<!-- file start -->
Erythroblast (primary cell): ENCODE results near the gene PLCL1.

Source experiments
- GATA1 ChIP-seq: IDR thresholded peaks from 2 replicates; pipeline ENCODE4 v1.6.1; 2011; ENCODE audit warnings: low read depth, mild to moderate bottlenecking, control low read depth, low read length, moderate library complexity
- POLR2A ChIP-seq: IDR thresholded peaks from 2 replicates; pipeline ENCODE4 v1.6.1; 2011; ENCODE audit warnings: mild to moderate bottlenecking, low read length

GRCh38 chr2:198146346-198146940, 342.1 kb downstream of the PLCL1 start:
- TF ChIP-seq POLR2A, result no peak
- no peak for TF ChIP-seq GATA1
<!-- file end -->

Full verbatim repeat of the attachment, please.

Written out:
Erythroblast (primary cell): ENCODE results near the gene PLCL1.

Source experiments
- GATA1 ChIP-seq: IDR thresholded peaks from 2 replicates; pipeline ENCODE4 v1.6.1; 2011; ENCODE audit warnings: low read depth, mild to moderate bottlenecking, control low read depth, low read length, moderate library complexity
- POLR2A ChIP-seq: IDR thresholded peaks from 2 replicates; pipeline ENCODE4 v1.6.1; 2011; ENCODE audit warnings: mild to moderate bottlenecking, low read length

GRCh38 chr2:198146346-198146940, 342.1 kb downstream of the PLCL1 start:
- TF ChIP-seq POLR2A, result no peak
- no peak for TF ChIP-seq GATA1